Episode 65 On this weeks show we speak with Anton Krupicka about injury, Hardrock 100, Lavaredo Ultra Trail, future plans and the Bob Graham Round. Steve Birkinshaw recently set a new FKT for the Wainwrights. An epic journey in the Lakeland fells, Steve tells us all about it. Brit Tom Owens made the podium in the Skyrunning World Champs and we chat about the past 18-months and the future. Emelie talks smilesandmiles, a website, news, up and coming races.
Website – talkultra.com
Episode 64 Lisa Smith-Btachen tells us all about her incredible career and the challenge of running Badwater 135 4-times back-to-back with 2 Mt Whitney ascents. Mark Perkins discusses his win and CR at SDW100. Ricardo Almeida gives us a minimalist viewpoint of Comrades. Claus Rasmussen discusses minimal running and tells us of an up and coming challnege and Marc Laithwaite is back in Talk Training. The News, a Blog, Up and Coming Races and of course, Speedgoat Karl.
Website – talkultra.com
Episode 63 We have a great interview with Queen of the Fells, Nicky Spinks. An in-depth interview with Morgan Williams all about the Bob Graham Round and we speak to Greg Fell from The African Attachment about what it’s like producing iconic ‘trail’ films such as Travailen, Wandering Fever and the Salomon series of films. We also catch up with Jo Meek on that incredible 5th place at Comrades and in Talk Training, we speak with the UK’s expert, Richard Fluck on kidneys and the effects of NSAID’s. The News, a Blog, Up & Coming races and Speedgoat is back from the wilderness….
Website – talkultra.com
Episode 62 a Comrades Special show. We have a full and in-depth interview with Mike Wardian who is looking for a top-10 placing. Live from Durban, we speak to Jo Meek who is having her first experience of this race. Nick Clark joins us to discuss UTMF, WSER and the up and coming Salomon Skyrun South Africa. We have a ladies perspective on running with children in Talk Training. The News, a Blog and joining me as a special Comrades co-host we have 2013 7th placed lady, Holly RushImportantly, this show is dedicated to Manya Claassen – RIP
Website – talkultra.com
Episode 61 of Talk Ultra – Anna Frost tells us all about the incredible comeback at Transvulcania. Rickey Gates talks running in the UK with Scott Jurek and the Bob Graham Round. Eirik Haugsnes discusses his 2014 season and Emelie Forsberg is back in smilesandmiles with a sore hand. Michael de Haast, race director for the Salomon SkyRun in South Africa talks us through the course and tells us about a great opportunity. The News, a Blog, Up and Coming Races and our favourite, Pocket Rocket, Stevie Kremer co-hosts the show.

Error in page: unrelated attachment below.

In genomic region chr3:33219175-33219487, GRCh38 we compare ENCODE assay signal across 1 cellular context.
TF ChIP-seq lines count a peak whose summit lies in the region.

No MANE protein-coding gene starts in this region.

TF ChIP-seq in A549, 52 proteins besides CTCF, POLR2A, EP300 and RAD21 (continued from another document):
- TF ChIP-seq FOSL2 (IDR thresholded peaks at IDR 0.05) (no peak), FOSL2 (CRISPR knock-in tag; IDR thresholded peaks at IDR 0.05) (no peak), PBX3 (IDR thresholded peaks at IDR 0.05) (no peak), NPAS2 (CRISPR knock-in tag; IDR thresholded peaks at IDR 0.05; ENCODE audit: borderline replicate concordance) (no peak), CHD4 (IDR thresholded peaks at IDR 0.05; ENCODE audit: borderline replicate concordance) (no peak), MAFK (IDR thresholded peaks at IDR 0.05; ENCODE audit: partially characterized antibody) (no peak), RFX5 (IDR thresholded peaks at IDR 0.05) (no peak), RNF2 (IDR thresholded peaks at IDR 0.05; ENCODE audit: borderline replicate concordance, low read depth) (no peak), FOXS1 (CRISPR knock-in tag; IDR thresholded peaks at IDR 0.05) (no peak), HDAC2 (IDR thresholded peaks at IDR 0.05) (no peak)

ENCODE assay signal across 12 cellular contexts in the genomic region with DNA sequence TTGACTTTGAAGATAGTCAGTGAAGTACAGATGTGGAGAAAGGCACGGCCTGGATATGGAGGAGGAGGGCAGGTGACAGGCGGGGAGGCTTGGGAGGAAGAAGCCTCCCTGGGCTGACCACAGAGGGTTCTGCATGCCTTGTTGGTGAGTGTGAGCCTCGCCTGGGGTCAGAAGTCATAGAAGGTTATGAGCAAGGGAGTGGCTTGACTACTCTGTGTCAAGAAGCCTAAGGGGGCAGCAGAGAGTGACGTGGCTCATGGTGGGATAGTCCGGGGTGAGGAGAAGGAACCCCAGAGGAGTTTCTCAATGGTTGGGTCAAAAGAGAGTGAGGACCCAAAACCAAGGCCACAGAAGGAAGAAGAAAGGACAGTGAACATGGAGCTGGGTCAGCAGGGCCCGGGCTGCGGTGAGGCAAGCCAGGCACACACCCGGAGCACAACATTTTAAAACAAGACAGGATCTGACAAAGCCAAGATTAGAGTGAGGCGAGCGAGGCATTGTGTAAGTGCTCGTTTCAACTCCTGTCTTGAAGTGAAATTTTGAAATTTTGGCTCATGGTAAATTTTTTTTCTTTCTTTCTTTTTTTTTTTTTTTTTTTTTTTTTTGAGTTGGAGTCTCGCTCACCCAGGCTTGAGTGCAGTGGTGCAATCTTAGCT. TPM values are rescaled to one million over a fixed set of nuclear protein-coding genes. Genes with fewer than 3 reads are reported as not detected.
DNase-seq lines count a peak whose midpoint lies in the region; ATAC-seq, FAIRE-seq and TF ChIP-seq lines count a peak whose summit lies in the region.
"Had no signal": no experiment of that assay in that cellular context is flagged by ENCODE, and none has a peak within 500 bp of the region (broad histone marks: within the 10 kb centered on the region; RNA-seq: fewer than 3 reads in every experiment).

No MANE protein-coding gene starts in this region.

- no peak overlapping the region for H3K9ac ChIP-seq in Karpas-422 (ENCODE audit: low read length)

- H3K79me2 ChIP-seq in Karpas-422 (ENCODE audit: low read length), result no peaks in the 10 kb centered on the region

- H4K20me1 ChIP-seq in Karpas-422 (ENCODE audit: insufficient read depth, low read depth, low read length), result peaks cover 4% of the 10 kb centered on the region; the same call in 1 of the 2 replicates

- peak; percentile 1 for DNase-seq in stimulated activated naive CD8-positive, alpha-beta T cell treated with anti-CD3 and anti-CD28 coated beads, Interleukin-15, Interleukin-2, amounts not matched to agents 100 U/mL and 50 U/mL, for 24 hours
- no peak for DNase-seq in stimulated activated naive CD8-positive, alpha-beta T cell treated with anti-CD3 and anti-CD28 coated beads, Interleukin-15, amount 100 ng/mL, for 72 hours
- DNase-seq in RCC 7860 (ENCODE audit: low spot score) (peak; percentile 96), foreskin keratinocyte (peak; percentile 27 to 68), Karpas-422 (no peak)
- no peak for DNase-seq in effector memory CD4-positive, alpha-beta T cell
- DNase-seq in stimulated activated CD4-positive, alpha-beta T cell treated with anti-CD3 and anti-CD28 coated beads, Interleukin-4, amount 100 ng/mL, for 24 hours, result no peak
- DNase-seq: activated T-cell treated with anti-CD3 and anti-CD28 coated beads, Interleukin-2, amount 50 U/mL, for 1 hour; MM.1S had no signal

Website – talkultra.com
Episode 60 of Talk Ultra – This weeks show has an interview with one of the best ‘closers’ in the ultra scene, Mike Foote. We have a series of interviews from the Iznik Ultra series of races, Marcus Scotney from the 130k, Jo Meek from the 80k and Robbie Britton from the marathon. We speak to British Bulldog, Steve SpiersMarc Laithewaite is back for Talk Training. News, a Blog, Up and Coming Races and of course, Speedgoat Karl. 03:09:50
Website – talkultra.com
Episode 59 of Talk Ultra – This weeks show is a Marathon des Sables and Barkley Marathons special. We have daily chats from the Sahara with top Brit and 5th overall, Danny Kendall. By contrast, we also have daily chats with actor, Bertie Portal who undertook the challenge of a lifetime at his first MDS. Barkley Marathons are infamous and we speak with rookie ‘fun run’ finisher Jamil Coury and we also speak with two time finisher and 2014 champ, Jared Campbell. The News, a Meltzer Moment, Up & Coming Races and of cousre Speedgoat Karl.
Website – talkultra.com
Episode 58 of Talk Ultra – Ryan Sandes discusses his record breaking FKT on the DrakTraverse with Ryno GrieselDanny Kendall and Bertie Portal discuss Marathon des Sables in the days before the 29th edition starts and 2nd placed lady at Tarawera, Claire Walton talks about her running, Tarawera and what the future holds. Talk Training is a Comrades special with Holly Rush, a Blog, the News, Up & Coming Races and of course, Speedgoat.
Website – talkultra.com
Episode 57 of Talk Ultra – David Jonston gives us a blow-by-blow account of his record breaking run at the ITI350 (Iditarod Trail Invitational), Ellie Greenwood talks about her comeback run and win at Chuckanut 50 and her plans for 2014. We speak with Jennifer Steiman, Director of the Desert Runners Movie and Samantha Gash who appeared in the film. Team inov-8 provide some chat from the 2014 athlete retreat and Emelie Forsberg brings us smilesandmiles, a Blog, the News, Up and Coming Races and of course Speedgoat! It’s a stacked show.
Website – talkultra.com
Episode 56 of Talk Ultra is a Transgrancanaria special. We have am in-depth interview w/ race winner Ryan Sandes. Chat w/ Scott JurekCasey MorganFernanda Maciel and Sebastien Chaigneau. In addition, we have Danny Kendall, top-10 Brit for the 2013 MDS talk about his preparation for this years race. The News, a Blog and Up & Coming Races.
Website – talkultra.com
Episode 55 of Talk Ultra – We have a Coastal Challenge special with an interview with male overall winner, Mike Wardian. Jo Meek, ladies overall winner talks about her training and preparation for the TCC race and Nick Clark discusses how stage racing compares to 100-milers. We have an interview with the 2013 ITI350 winner and recent Susitna 100 winner and new course record holder, David Johnston before he embarks, once again on the ITI350 just one week after his impressive Susitna win! A special Talk Training on nutrition specific to Marathon des Sables with Rin Cobb (PND Consulting). Emelie Forsberg is back for smilesandmiles and of course we have the News, Up and Coming Races and Speedgoat Karl Meltzer.